Jack Salmon in The Hill: A Constitutional Overreach with Dire Consequences for Philanthropy 

In an op-ed published June 21, 2023 in The Hill entitled “A constitutional overreach with dire consequences for philanthropy,” Jack Salmon, Philanthropy Roundtable’s director of policy research, examines why proposals to tax unrealized capital gains could have disastrous consequences for charitable giving.  

Below are excerpts from the article: 

“One critical aspect often overlooked is the detrimental impact it would have on philanthropy and charitable organizations. A newly released policy brief published by Philanthropy Roundtable notes how taxing unrealized gains poses a significant threat to the fabric of charitable organizations and the philanthropists who support them. By subjecting investors to taxes on gains they have not yet realized, the funds available for charitable giving would be drastically reduced. This reduction in resources would hamper the ability of charitable organizations to fulfill their crucial missions and provide much-needed support to vulnerable populations.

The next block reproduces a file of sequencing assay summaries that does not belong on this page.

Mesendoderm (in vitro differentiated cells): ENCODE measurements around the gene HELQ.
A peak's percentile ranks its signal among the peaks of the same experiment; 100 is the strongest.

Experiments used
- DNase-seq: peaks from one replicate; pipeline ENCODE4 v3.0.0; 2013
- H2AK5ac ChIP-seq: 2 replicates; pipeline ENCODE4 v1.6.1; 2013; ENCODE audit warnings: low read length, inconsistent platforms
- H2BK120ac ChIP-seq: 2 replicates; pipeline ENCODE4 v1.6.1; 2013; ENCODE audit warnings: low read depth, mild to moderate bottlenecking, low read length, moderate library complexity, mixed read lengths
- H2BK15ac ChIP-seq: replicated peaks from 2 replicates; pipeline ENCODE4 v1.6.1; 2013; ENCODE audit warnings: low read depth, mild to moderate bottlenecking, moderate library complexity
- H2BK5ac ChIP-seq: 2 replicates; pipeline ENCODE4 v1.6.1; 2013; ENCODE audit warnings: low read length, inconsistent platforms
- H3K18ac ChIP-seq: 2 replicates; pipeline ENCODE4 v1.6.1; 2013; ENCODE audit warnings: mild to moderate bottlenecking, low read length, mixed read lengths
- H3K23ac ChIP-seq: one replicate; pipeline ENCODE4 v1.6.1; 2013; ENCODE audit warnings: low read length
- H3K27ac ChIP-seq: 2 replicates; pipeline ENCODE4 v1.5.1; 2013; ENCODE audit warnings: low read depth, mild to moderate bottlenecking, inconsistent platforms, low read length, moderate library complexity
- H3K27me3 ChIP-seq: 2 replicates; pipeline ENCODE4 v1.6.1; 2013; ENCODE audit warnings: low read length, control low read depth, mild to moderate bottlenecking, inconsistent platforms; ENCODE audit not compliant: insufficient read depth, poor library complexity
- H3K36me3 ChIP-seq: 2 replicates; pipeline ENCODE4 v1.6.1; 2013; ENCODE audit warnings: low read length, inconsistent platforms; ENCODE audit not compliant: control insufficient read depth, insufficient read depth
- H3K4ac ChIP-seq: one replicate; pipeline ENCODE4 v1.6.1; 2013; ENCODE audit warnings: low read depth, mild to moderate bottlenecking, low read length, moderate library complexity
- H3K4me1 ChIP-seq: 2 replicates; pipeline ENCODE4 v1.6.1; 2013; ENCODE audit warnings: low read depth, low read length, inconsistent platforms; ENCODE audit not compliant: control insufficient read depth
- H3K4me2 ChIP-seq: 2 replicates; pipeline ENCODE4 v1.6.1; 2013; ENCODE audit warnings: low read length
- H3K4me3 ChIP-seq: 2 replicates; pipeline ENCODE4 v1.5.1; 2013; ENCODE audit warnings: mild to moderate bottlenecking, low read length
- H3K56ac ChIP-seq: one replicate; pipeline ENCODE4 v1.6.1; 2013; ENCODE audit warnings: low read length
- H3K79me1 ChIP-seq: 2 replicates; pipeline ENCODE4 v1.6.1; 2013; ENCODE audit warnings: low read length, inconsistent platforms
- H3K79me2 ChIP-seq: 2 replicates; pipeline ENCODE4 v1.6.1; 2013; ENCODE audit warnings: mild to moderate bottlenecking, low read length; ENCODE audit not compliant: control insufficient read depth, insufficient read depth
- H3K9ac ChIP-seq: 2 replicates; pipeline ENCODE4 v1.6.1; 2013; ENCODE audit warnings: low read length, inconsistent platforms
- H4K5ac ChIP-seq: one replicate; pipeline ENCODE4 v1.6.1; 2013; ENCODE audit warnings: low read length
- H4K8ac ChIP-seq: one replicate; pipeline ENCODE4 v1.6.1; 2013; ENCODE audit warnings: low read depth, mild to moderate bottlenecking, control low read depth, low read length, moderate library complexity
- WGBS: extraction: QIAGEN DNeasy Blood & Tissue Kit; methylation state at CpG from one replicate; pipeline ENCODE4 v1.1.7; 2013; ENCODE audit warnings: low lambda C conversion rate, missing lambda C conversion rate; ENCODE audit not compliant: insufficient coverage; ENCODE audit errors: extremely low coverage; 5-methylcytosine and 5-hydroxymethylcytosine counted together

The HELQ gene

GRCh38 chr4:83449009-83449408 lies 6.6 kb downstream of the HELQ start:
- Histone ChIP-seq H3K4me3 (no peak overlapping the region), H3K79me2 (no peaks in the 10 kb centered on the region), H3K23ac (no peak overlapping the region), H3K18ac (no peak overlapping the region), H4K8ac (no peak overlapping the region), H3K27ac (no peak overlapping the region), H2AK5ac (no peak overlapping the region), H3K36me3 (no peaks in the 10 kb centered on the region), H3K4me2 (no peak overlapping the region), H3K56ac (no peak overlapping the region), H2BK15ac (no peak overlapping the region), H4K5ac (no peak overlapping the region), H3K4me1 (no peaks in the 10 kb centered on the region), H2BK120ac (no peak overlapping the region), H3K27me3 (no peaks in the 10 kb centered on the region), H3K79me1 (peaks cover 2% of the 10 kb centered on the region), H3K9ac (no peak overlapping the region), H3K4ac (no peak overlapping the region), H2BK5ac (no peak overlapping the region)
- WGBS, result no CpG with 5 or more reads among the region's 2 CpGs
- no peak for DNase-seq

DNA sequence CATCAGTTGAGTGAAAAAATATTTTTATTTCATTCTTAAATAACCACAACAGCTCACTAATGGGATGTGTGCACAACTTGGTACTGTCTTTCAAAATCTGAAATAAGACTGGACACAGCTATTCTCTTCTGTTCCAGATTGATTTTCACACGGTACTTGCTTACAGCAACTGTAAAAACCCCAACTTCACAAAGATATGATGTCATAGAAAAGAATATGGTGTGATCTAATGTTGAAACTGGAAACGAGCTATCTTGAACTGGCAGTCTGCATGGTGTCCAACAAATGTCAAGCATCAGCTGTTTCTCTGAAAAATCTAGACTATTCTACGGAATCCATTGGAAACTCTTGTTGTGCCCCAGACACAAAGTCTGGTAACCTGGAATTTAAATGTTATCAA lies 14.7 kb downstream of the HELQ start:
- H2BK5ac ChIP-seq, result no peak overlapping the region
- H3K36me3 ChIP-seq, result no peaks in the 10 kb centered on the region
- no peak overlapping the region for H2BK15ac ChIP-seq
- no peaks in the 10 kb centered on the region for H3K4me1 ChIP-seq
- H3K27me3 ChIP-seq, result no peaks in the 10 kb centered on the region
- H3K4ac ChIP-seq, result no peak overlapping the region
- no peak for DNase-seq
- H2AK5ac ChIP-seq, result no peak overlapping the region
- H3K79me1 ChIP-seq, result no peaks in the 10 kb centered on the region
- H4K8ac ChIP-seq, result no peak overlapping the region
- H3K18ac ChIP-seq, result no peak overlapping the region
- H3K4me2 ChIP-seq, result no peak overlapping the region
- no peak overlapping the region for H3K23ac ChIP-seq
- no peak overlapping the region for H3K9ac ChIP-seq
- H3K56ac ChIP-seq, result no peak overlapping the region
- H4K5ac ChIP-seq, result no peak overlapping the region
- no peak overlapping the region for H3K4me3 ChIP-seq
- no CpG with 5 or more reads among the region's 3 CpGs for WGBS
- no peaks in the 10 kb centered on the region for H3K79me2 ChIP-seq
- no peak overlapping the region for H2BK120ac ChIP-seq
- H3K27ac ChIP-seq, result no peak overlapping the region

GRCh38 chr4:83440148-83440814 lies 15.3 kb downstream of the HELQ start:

The case of Moore v. United States serves as a stark reminder of the constitutional concerns associated with taxing unrealized gains and highlights the grave implications it could have for the charitable sector. The U.S. Supreme Court will determine by the end of this month if it will be granted cert. If taxes on unrealized gains are deemed constitutional, it opens the door to further encroachments on property rights, wealth accumulation and even the assets of charitable foundations. The fallout for the charitable sector would be severe, with the potential to undermine the transformative work it does in communities across the nation. 

The case of Charles and Kathleen Moore brings to light the real-world consequences of taxing unrealized gains. The Moores made a prudent investment in KisanKraft, an Indian company dedicated to empowering small-scale farmers through affordable power tools. Despite never receiving any financial gains from their investment, they derived immense satisfaction from knowing their capital was actively improving the lives of rural farmers. However, following the enactment of the Tax Cuts and Jobs Act in 2017, the Moores were unexpectedly burdened with an exorbitant tax bill. 


The Moore case exemplifies the tangible impact of tax laws on investors and the potential consequences for the charitable sector. This looming threat could significantly impact the charitable sector, particularly for those individuals who regularly donate generous gifts to private foundations and other charitable causes. An ultimate ruling by the Supreme Court could carry profound implications for charitable organizations, wealth creators and the communities they support.” 

To read the complete article, please visit The Hill 

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